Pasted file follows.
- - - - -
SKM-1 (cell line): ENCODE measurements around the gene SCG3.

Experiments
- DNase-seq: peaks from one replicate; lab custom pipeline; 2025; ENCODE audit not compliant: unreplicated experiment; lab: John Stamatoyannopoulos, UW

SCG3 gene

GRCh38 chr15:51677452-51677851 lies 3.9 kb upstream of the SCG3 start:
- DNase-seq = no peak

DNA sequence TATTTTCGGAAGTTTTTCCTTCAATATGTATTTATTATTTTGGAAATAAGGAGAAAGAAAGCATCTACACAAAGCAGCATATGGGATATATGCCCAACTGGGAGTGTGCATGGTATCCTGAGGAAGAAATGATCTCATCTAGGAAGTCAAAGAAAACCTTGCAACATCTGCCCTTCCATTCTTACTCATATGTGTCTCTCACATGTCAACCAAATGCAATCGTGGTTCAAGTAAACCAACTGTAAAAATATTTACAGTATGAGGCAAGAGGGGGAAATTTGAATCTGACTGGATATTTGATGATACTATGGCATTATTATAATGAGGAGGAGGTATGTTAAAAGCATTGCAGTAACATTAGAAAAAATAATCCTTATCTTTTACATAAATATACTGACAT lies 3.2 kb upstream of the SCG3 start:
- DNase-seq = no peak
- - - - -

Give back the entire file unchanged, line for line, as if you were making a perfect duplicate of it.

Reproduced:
SKM-1 (cell line): ENCODE measurements around the gene SCG3.

Experiments
- DNase-seq: peaks from one replicate; lab custom pipeline; 2025; ENCODE audit not compliant: unreplicated experiment; lab: John Stamatoyannopoulos, UW

SCG3 gene

GRCh38 chr15:51677452-51677851 lies 3.9 kb upstream of the SCG3 start:
- DNase-seq = no peak

DNA sequence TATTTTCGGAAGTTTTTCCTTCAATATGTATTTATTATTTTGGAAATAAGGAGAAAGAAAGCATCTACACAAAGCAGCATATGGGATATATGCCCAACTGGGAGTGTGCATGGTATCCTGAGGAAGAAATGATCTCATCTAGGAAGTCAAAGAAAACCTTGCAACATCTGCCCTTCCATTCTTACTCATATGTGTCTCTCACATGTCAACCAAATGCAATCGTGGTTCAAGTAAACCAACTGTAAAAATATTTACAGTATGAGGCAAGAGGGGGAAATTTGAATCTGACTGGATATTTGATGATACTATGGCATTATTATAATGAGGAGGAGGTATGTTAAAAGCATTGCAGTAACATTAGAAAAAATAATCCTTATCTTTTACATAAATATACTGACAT lies 3.2 kb upstream of the SCG3 start:
- DNase-seq = no peak